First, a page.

Dark City (1998)


I honestly don't know why I originally saw Dark City, other than maybe my wife and I agreed it looked interesting.  I think I had seen Rufus Sewell in a television program and, talented as she is, Jennifer Connelly was never the biggest reason I would go out and see a film.  I didn't even know Richard O'Brien was in it until I recognized him as one of the main bad guys.  Also, this was Alex Proyas's second feature film - his first being The Crow, which was not exactly a selling point for me.

Still, when I saw it in the theater in 1998, I found it one of the more interesting movies I had seen in a long time.  Where The Crow was all atmosphere with little payoff, Dark City endeavored to give us a good story.  It's not without its inconsistencies and flaws, and I don't really think it's meant to make us question reality or go beyond the actual story it is telling, but it definitely succeeds in doing what it sets out to do. 

John Murdoch (Sewell) wakes up in a hotel room with the carved-up body of a dead hooker.  He has no idea who he is or how he got there, but he soon receives a call from Dr. Daniel Schreber (Sutherland), who seems to know what is going on.  He leaves right before the arrival of Detective Bumstead (William Hurt), the new investigator on the case as apparently his predecessor, Walenski (Colin Friels), has gone insane. 

As Murdoch tries to figure out what is happening to him, he soon realizes he has a wife named Emma (Connelly) and an uncle named Karl (John Bluthal), both of whom eventually aid Bumstead in finding Murdoch.  Problem is, nothing, nor anyone, are what they seem.  Instead they, and everyone in the city, are part of an experiment run by a group of aliens aided by Schreber and led by Mr. Book (Ian Richardson).  They are concerned that Murdoch may have advanced to where he has powers similar, or even greater, than theirs.  While the humans pursue him, the alien Strangers imprint their own Mr. Hand (O'Brien) with Murdoch's manufactured memories in order to catch him. 

The title city remains unnamed throughout, and does indeed remain under constant darkness, as the entire population is put to sleep every 12 hours.  We soon learn more about the Strangers and why they are doing the experiment, as well as their weaknesses.  In order to discover the secret of what it is to be human roles are constantly switched and new memories implanted, to the point that no one is who they were when originally abducted.  If one is looking for answers to how all this happened, there are none; the story is about a man waking up to what is and using his new knowledge (and powers) to change the world he must live in.  

Dark City maintains Proyas's original idea for a noir science fiction story, but eventually was fleshed out by Lem Dobbs and David Goyer as it became apparent the film was going to be made and that the budget was going to be much more than originally anticipated.  This led to the Strangers being seen, and even though it is sometimes better to insinuate, the outward design of the creatures is great.  They are pale, bald and dressed in black.  The true form of the Strangers isn't nearly as frightening, and wisely not seen much; in fact, Proyas gets that out of the way early on so that it doesn't end up being a mystery with a disappointing reveal.  The mystery lies largely in figuring out their motives rather than explaining the aliens themselves.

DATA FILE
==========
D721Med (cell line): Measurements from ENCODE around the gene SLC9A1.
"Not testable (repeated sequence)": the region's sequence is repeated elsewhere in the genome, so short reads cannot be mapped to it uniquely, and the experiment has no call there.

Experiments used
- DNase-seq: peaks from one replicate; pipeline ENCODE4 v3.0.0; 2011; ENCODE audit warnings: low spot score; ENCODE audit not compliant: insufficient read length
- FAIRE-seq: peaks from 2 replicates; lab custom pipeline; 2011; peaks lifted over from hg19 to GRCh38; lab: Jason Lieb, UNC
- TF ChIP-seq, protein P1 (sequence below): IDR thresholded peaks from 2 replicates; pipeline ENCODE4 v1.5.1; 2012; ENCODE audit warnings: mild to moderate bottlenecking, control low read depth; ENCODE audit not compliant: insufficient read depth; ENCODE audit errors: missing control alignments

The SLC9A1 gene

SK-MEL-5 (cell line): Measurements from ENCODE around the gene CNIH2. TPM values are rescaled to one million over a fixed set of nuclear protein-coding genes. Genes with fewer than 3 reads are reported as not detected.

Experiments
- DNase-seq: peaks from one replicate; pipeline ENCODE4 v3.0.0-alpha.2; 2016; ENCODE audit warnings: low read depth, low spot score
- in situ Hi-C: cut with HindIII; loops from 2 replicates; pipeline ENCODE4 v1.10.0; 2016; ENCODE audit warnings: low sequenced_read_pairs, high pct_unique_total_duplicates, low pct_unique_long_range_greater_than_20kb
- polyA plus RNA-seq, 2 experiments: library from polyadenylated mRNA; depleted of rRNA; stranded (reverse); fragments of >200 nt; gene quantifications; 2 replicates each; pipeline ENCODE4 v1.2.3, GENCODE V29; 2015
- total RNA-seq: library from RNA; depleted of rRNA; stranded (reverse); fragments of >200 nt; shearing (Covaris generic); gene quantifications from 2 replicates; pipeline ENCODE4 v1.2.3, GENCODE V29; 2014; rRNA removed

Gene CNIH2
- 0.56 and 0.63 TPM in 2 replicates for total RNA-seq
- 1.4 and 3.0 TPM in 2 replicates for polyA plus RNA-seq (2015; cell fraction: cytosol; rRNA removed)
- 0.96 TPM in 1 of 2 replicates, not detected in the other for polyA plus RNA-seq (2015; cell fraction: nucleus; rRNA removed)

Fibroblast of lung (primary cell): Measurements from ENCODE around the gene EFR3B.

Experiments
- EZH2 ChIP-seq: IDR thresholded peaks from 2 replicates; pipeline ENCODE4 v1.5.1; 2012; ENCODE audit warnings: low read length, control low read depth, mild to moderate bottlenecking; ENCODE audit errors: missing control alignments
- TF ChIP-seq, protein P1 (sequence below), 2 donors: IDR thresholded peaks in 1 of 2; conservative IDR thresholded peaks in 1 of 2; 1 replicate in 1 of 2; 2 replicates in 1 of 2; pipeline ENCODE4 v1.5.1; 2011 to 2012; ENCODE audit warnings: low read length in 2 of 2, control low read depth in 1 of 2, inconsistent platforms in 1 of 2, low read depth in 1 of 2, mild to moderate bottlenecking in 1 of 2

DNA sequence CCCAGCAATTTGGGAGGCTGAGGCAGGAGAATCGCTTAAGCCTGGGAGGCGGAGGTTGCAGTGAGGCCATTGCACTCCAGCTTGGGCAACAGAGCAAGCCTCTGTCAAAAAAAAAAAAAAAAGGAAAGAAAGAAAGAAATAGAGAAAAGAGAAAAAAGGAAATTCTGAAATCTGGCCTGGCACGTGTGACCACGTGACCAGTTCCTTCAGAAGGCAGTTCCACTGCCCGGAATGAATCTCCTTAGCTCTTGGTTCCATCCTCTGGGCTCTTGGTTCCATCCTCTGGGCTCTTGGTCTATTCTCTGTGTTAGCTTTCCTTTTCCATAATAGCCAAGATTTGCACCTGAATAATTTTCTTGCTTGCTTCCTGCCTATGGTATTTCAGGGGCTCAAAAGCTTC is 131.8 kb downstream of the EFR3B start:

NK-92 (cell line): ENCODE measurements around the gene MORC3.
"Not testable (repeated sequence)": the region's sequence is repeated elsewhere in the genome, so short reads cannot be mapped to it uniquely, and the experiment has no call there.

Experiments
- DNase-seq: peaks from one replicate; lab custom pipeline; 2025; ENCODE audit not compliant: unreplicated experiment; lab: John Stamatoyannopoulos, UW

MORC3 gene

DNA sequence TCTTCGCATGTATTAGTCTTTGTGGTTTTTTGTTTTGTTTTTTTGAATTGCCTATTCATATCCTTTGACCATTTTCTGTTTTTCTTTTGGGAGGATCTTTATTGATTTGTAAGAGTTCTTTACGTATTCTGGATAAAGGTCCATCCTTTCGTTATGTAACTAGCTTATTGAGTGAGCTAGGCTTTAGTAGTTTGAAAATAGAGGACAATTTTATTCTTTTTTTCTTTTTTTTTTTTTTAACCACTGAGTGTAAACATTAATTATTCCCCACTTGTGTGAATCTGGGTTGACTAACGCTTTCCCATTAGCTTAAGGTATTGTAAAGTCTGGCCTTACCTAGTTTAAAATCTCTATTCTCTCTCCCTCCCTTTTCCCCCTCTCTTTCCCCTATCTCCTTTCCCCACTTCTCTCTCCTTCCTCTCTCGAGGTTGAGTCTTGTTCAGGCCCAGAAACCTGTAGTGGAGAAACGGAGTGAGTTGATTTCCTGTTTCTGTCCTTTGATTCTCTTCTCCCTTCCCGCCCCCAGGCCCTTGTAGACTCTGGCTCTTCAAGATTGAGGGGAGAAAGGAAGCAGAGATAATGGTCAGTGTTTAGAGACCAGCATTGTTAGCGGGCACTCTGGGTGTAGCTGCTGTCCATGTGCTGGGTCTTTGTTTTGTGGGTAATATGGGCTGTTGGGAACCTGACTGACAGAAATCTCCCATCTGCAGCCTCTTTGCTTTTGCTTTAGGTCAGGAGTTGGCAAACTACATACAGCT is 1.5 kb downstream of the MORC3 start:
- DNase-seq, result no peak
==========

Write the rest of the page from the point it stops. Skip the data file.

Since everyone is largely living lives with memories implanted - even Schreber has had most of his memories erased, even though he is the one human that is still basically who he was, or at least thinks he is - it is no surprise that the characters themselves are largely shallow.  All the actors are good as one would expect, as Proyas has assembled a great cast, but Rufus Sewell is basically the reluctant savior, Jennifer Connelly the love interest, William Hurt the driven detective and Richard O'Brien the evil antagonist.  There is not really much beyond any of this, but there doesn't have to be.

Other than the true form of the Strangers, many of the effects hold up - the Strangers' underground lair, for instance, as well as the way the buildings in the city grow, shrink, appear and disappear while the population sleeps.  There are no long scientific explanations about how a lot of the technology works - it's largely controlled by a telepathic method called "tuning" - thus allowing for some things to happen that otherwise would have been viewed as simple plot convenience.  It is a good thing that Proyas doesn't try to explain to much, as the story plays out as it should.

There have been some comparisons of this movie to The Matrix, which came out a year later and even re-used some of Dark City's sets.  In this case, however, it is flesh and blood living out the simulation and, unlike the Wachowskis, Proyas was interested in just telling the story rather than filling it with religious allegories.  At this he succeeds, as it was one of the more unique and adventurous movies of the 1990s, and was never hampered by sequels that tried to stretch it beyond what it was.  

Dark City (1998)
Time: 100 minutes
Starring: Rufus Sewell, Kiefer Sutherland, Jennifer Connelly, William Hurt, Richard O'Brien, Ian Richardson
Director: Alex Proyas
 

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